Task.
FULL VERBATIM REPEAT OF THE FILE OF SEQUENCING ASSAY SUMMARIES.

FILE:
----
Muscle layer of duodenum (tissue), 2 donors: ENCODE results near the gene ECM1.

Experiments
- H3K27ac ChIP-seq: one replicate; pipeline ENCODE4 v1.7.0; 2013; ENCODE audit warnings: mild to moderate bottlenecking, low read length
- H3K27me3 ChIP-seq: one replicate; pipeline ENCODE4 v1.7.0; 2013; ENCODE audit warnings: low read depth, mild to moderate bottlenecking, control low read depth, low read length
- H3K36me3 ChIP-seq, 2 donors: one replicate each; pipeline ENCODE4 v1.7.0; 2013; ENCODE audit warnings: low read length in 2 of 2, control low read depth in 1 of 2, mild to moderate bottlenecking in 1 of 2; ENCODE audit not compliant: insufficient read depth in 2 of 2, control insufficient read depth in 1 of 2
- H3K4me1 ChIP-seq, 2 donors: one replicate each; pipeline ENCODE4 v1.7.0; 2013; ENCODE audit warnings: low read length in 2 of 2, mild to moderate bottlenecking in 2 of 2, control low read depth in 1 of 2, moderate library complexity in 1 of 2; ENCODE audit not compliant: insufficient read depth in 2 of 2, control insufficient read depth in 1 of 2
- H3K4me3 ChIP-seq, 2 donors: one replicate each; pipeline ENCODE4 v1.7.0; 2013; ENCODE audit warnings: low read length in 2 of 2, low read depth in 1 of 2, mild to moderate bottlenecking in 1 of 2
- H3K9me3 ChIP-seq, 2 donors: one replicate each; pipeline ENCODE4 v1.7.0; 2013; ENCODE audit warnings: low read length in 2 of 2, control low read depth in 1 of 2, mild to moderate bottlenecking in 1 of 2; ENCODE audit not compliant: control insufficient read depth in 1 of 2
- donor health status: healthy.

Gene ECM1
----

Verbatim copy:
Muscle layer of duodenum (tissue), 2 donors: ENCODE results near the gene ECM1.

Experiments
- H3K27ac ChIP-seq: one replicate; pipeline ENCODE4 v1.7.0; 2013; ENCODE audit warnings: mild to moderate bottlenecking, low read length
- H3K27me3 ChIP-seq: one replicate; pipeline ENCODE4 v1.7.0; 2013; ENCODE audit warnings: low read depth, mild to moderate bottlenecking, control low read depth, low read length
- H3K36me3 ChIP-seq, 2 donors: one replicate each; pipeline ENCODE4 v1.7.0; 2013; ENCODE audit warnings: low read length in 2 of 2, control low read depth in 1 of 2, mild to moderate bottlenecking in 1 of 2; ENCODE audit not compliant: insufficient read depth in 2 of 2, control insufficient read depth in 1 of 2
- H3K4me1 ChIP-seq, 2 donors: one replicate each; pipeline ENCODE4 v1.7.0; 2013; ENCODE audit warnings: low read length in 2 of 2, mild to moderate bottlenecking in 2 of 2, control low read depth in 1 of 2, moderate library complexity in 1 of 2; ENCODE audit not compliant: insufficient read depth in 2 of 2, control insufficient read depth in 1 of 2
- H3K4me3 ChIP-seq, 2 donors: one replicate each; pipeline ENCODE4 v1.7.0; 2013; ENCODE audit warnings: low read length in 2 of 2, low read depth in 1 of 2, mild to moderate bottlenecking in 1 of 2
- H3K9me3 ChIP-seq, 2 donors: one replicate each; pipeline ENCODE4 v1.7.0; 2013; ENCODE audit warnings: low read length in 2 of 2, control low read depth in 1 of 2, mild to moderate bottlenecking in 1 of 2; ENCODE audit not compliant: control insufficient read depth in 1 of 2
- donor health status: healthy.

Gene ECM1